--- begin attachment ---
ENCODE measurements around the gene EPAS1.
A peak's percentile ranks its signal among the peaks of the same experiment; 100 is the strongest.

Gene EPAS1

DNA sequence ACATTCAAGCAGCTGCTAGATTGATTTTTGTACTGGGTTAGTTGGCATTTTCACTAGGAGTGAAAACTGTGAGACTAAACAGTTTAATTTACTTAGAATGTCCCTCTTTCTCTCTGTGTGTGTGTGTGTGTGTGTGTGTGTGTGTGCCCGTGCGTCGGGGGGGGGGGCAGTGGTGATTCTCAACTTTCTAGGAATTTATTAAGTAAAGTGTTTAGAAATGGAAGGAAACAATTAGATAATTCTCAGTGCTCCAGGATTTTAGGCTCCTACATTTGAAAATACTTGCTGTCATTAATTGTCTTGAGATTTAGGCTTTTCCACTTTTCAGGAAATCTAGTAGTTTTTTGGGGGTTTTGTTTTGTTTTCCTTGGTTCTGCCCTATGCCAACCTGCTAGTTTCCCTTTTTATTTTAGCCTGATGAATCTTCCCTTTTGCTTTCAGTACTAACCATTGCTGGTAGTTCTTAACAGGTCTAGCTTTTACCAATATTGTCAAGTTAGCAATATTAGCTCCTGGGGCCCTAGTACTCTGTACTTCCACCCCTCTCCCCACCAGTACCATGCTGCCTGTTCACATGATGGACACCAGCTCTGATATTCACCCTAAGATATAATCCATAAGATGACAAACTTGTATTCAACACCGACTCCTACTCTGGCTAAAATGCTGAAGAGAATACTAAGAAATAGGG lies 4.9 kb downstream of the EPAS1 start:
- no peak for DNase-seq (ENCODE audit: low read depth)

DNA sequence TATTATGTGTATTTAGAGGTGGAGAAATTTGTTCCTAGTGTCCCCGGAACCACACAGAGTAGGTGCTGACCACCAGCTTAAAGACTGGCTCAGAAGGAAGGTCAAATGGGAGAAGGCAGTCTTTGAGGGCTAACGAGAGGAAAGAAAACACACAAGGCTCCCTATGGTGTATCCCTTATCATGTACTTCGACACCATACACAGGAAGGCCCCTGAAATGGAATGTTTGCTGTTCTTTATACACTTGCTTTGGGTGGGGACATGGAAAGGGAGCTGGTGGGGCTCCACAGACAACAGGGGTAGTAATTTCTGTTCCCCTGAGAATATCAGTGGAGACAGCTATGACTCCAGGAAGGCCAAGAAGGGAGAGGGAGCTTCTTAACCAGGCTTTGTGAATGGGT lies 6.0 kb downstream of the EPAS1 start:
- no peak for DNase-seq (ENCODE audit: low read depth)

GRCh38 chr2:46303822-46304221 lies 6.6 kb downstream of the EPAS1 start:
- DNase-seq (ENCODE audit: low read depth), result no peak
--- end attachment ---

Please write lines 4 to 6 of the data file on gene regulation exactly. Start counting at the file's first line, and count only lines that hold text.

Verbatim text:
DNA sequence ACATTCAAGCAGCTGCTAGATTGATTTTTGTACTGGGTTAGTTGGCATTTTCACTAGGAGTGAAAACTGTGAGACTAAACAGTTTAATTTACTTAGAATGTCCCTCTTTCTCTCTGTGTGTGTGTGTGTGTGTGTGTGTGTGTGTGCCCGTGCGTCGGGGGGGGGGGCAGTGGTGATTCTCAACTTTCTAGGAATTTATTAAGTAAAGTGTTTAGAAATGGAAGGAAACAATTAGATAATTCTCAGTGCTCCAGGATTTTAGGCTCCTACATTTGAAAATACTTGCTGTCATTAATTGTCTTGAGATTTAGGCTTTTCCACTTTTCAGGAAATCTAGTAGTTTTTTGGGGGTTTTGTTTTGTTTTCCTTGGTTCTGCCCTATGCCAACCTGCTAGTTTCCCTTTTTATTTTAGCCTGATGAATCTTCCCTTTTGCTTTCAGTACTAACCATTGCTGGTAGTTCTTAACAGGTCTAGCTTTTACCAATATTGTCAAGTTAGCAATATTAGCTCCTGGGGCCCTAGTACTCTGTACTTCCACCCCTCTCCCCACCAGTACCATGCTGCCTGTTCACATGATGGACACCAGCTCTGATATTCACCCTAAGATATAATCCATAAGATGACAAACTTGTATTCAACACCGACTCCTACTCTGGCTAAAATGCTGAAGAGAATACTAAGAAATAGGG lies 4.9 kb downstream of the EPAS1 start:
- no peak for DNase-seq (ENCODE audit: low read depth)

DNA sequence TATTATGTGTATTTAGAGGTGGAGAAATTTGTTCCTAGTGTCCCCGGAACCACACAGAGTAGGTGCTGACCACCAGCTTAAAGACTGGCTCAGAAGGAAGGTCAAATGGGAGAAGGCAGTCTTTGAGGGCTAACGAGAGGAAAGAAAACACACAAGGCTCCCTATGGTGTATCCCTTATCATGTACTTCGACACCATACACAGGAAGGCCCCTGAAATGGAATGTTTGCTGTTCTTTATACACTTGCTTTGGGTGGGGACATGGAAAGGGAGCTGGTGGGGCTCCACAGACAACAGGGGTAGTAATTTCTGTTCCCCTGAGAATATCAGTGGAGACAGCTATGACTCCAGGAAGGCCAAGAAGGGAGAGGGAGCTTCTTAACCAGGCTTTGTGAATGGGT lies 6.0 kb downstream of the EPAS1 start: